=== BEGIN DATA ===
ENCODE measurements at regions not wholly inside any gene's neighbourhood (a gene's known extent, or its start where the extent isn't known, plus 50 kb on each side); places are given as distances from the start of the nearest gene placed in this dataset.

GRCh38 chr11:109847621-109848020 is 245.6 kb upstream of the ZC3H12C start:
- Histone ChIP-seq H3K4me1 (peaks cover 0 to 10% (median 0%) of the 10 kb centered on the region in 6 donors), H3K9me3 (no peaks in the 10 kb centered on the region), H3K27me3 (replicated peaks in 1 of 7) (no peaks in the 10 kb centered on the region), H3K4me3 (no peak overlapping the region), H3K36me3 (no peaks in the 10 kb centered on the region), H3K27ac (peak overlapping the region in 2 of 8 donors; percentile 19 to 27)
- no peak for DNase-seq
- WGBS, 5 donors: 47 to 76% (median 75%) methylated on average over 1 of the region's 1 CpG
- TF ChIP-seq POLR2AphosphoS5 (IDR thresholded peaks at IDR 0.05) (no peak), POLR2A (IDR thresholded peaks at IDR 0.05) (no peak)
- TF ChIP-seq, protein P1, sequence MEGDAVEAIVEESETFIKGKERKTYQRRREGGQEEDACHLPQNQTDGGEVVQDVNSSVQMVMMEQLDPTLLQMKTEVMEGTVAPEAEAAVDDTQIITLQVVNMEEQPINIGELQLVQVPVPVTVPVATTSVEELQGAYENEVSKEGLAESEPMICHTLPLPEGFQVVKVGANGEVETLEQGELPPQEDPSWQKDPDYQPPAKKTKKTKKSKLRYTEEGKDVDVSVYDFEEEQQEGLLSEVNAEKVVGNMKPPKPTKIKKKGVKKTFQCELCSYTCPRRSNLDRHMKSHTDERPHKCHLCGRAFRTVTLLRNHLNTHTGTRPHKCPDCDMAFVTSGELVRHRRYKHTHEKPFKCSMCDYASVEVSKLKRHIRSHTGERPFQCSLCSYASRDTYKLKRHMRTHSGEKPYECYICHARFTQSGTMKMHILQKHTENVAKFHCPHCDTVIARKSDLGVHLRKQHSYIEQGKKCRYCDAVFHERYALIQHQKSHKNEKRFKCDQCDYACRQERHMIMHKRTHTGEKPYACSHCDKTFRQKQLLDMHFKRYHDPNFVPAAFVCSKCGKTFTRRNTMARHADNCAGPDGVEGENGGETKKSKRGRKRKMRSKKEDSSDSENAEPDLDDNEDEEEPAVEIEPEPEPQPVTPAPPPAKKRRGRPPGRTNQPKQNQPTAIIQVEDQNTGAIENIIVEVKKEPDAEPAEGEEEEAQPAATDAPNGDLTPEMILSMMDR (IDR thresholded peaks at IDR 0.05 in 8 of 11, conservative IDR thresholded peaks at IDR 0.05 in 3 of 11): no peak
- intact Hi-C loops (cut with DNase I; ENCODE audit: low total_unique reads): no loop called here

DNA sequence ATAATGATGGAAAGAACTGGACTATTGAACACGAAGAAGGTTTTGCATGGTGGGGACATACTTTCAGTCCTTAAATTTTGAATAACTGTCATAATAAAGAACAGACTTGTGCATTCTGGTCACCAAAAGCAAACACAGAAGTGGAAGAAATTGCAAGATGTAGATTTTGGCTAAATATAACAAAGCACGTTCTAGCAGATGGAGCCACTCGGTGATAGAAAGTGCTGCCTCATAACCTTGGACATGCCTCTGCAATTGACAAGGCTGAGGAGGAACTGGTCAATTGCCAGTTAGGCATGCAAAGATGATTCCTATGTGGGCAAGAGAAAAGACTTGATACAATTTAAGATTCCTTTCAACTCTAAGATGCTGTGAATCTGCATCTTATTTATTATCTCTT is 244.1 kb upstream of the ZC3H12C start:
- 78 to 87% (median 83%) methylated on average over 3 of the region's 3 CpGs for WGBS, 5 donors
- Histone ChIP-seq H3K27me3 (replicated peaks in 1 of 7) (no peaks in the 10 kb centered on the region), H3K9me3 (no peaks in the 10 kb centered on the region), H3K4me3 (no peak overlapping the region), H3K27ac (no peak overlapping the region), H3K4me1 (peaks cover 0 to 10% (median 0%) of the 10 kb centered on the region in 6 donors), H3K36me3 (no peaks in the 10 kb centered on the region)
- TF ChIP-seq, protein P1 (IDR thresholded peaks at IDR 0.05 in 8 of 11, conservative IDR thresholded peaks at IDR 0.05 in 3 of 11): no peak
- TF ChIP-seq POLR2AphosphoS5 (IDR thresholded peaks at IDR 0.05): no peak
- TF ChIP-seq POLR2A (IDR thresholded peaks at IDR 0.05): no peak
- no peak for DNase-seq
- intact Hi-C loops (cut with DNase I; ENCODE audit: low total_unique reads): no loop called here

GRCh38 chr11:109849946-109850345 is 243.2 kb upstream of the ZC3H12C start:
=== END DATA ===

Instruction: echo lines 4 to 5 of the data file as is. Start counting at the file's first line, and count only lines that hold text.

- no peak for DNase-seq
- WGBS, 5 donors: 47 to 76% (median 75%) methylated on average over 1 of the region's 1 CpG